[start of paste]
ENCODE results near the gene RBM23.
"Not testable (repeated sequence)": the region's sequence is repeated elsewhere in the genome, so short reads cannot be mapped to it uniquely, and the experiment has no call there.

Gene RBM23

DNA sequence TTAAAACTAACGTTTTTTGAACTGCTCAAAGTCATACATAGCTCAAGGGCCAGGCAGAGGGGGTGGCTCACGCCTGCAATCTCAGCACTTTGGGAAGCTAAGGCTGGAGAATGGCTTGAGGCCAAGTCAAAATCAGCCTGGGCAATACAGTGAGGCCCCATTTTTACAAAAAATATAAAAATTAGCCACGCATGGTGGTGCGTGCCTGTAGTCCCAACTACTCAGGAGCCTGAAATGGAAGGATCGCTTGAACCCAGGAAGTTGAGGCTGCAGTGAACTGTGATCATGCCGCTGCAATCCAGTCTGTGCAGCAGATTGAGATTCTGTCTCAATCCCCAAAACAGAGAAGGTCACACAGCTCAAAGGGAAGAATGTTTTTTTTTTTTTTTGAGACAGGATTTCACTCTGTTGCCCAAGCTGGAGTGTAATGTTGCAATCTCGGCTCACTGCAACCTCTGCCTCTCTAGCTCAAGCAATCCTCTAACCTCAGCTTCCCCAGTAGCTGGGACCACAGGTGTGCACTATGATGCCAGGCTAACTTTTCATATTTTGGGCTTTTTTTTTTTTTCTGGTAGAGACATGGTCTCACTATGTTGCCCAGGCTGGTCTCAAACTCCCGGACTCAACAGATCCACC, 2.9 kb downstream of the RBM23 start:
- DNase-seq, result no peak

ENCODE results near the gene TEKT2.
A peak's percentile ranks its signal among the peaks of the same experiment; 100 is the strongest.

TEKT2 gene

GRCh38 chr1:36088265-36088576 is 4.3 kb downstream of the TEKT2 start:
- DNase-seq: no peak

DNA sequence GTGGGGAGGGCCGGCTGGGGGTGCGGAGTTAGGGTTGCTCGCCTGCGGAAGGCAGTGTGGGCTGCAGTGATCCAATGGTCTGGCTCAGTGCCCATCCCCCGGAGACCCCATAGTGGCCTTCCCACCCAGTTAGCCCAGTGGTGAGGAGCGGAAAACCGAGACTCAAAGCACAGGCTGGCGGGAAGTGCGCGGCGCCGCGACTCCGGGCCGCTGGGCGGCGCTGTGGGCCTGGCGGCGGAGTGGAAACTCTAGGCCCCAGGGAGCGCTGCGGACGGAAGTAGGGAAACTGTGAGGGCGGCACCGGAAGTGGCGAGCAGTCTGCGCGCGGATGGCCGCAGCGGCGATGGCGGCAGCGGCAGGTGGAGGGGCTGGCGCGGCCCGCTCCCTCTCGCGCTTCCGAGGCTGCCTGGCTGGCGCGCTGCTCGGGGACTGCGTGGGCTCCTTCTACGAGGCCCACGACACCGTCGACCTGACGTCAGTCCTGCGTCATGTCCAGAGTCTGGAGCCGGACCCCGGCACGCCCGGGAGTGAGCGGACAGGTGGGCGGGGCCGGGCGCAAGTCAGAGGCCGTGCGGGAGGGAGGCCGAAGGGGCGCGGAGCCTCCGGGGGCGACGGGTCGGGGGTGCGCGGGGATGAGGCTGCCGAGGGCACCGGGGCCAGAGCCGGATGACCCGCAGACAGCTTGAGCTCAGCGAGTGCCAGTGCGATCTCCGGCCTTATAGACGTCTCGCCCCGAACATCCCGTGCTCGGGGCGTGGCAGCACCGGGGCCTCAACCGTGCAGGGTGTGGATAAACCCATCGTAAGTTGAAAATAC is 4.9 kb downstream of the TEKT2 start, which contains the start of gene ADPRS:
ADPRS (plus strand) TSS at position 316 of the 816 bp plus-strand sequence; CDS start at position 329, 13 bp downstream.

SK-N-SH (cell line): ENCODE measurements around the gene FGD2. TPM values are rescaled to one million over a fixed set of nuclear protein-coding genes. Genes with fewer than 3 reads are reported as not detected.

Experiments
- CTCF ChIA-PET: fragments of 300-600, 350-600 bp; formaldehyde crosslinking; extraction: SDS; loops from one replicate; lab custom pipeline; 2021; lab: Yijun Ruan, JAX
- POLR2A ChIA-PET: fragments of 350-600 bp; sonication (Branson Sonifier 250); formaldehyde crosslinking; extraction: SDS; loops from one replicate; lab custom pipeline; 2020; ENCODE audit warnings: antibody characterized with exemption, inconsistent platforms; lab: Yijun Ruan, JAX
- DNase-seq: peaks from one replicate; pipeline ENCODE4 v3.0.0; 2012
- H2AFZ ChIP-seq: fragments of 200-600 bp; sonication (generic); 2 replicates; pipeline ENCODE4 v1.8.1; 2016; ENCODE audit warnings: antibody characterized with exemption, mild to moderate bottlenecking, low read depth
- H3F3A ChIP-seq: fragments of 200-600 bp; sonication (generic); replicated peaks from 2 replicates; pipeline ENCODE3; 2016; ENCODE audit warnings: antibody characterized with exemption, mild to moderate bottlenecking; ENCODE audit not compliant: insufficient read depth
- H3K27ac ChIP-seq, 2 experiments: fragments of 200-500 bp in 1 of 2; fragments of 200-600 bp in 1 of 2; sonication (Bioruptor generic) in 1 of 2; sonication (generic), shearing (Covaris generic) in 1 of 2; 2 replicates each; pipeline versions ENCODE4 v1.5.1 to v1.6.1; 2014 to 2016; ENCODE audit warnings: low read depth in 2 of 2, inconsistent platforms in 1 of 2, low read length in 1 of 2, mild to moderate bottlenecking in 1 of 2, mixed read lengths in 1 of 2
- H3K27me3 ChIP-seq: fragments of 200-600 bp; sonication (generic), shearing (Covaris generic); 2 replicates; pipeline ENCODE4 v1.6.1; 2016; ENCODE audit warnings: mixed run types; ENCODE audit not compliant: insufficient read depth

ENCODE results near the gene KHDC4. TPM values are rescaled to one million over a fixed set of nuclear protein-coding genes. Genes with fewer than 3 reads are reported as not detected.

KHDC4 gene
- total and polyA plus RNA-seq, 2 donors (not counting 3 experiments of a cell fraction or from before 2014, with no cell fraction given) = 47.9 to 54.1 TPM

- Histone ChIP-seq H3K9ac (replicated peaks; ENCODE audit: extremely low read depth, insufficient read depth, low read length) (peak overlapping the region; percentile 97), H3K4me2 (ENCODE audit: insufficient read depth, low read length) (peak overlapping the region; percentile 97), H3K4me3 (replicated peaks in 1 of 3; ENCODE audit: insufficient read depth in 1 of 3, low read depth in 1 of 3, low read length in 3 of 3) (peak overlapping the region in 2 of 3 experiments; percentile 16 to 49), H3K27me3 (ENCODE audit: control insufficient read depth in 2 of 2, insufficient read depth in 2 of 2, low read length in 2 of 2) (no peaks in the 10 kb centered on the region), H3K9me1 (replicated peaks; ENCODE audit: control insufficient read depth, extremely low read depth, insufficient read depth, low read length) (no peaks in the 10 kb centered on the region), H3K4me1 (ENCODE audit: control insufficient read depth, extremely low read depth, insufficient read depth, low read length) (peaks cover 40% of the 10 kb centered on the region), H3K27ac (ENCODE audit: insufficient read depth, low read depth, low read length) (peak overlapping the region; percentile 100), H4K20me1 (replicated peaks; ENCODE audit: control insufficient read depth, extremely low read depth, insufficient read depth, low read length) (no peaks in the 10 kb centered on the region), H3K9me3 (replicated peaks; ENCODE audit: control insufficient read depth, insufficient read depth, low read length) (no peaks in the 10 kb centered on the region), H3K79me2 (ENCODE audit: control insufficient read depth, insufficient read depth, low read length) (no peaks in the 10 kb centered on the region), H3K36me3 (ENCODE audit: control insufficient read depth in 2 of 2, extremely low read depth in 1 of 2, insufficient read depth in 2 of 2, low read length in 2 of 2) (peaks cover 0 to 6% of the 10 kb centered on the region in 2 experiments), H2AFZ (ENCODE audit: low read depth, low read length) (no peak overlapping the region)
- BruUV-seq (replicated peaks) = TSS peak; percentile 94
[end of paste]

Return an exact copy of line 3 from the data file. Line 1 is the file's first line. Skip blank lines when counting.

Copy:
Gene RBM23